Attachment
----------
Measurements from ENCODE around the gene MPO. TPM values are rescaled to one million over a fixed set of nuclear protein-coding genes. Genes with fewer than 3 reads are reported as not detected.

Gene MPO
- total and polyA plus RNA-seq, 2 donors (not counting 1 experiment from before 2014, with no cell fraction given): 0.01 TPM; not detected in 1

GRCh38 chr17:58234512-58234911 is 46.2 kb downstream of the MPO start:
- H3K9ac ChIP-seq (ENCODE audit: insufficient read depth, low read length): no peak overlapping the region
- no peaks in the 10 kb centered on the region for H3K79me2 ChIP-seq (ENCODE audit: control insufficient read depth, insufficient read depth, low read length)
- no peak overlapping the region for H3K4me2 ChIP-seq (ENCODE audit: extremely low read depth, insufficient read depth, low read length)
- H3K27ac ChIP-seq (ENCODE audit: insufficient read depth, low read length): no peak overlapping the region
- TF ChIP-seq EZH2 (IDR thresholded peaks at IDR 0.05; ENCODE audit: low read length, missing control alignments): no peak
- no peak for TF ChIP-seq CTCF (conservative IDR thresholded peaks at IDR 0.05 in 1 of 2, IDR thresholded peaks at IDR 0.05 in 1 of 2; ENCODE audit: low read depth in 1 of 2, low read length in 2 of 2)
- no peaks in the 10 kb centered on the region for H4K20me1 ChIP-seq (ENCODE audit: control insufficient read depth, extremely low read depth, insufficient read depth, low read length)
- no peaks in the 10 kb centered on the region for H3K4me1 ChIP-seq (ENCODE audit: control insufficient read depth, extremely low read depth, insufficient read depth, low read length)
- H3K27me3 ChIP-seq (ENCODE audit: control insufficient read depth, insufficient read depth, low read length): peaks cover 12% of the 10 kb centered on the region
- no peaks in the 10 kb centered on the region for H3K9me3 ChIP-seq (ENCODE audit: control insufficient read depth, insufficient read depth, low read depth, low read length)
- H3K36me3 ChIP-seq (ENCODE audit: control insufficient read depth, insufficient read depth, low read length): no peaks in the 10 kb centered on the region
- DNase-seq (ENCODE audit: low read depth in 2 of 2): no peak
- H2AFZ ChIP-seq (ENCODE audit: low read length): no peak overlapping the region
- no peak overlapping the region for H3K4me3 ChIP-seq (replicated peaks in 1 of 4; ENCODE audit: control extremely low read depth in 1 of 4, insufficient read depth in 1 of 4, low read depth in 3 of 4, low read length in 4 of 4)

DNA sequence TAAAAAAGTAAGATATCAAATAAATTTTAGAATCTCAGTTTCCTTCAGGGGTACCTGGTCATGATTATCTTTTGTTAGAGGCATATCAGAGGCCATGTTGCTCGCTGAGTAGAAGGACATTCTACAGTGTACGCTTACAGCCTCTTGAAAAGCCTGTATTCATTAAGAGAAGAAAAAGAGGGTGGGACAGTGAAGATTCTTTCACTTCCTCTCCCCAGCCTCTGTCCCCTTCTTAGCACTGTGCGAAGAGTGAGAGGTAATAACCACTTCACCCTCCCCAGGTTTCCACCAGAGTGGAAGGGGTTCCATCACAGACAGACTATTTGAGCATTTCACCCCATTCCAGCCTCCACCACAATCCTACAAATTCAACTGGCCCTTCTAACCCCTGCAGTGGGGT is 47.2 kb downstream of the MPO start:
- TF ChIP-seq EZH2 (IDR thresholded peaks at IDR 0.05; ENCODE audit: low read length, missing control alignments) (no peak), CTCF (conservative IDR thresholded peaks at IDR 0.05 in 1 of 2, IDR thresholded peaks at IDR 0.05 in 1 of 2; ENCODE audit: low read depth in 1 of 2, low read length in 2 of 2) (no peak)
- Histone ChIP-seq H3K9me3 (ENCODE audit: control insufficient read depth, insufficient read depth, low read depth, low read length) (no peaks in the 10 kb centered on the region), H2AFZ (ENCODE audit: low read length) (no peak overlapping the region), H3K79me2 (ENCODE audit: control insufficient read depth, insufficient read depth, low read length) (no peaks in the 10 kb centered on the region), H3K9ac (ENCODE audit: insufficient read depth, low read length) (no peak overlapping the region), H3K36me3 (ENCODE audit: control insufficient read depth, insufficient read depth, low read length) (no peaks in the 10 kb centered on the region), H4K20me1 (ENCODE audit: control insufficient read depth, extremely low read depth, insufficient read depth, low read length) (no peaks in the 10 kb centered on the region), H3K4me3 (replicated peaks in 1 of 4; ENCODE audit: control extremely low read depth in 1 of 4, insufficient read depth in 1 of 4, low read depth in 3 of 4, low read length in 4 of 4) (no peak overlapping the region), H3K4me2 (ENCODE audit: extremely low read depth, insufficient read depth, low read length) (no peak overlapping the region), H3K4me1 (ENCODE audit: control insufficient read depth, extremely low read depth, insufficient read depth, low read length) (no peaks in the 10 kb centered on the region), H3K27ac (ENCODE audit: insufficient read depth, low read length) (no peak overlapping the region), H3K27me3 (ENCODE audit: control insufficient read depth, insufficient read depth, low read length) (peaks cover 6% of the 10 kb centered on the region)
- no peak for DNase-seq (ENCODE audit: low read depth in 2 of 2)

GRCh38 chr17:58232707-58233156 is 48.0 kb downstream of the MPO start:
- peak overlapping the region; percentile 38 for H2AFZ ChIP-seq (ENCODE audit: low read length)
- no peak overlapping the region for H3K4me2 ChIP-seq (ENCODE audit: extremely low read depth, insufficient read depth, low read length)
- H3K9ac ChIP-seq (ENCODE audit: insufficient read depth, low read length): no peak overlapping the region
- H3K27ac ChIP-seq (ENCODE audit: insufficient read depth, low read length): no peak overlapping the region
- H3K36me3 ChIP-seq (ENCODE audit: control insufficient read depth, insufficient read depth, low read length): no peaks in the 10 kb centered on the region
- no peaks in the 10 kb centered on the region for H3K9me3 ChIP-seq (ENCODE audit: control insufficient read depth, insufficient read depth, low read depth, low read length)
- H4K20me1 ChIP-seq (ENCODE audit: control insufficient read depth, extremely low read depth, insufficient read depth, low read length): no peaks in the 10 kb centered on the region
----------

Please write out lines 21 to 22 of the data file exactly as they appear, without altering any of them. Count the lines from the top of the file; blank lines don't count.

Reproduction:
- Histone ChIP-seq H3K9me3 (ENCODE audit: control insufficient read depth, insufficient read depth, low read depth, low read length) (no peaks in the 10 kb centered on the region), H2AFZ (ENCODE audit: low read length) (no peak overlapping the region), H3K79me2 (ENCODE audit: control insufficient read depth, insufficient read depth, low read length) (no peaks in the 10 kb centered on the region), H3K9ac (ENCODE audit: insufficient read depth, low read length) (no peak overlapping the region), H3K36me3 (ENCODE audit: control insufficient read depth, insufficient read depth, low read length) (no peaks in the 10 kb centered on the region), H4K20me1 (ENCODE audit: control insufficient read depth, extremely low read depth, insufficient read depth, low read length) (no peaks in the 10 kb centered on the region), H3K4me3 (replicated peaks in 1 of 4; ENCODE audit: control extremely low read depth in 1 of 4, insufficient read depth in 1 of 4, low read depth in 3 of 4, low read length in 4 of 4) (no peak overlapping the region), H3K4me2 (ENCODE audit: extremely low read depth, insufficient read depth, low read length) (no peak overlapping the region), H3K4me1 (ENCODE audit: control insufficient read depth, extremely low read depth, insufficient read depth, low read length) (no peaks in the 10 kb centered on the region), H3K27ac (ENCODE audit: insufficient read depth, low read length) (no peak overlapping the region), H3K27me3 (ENCODE audit: control insufficient read depth, insufficient read depth, low read length) (peaks cover 6% of the 10 kb centered on the region)
- no peak for DNase-seq (ENCODE audit: low read depth in 2 of 2)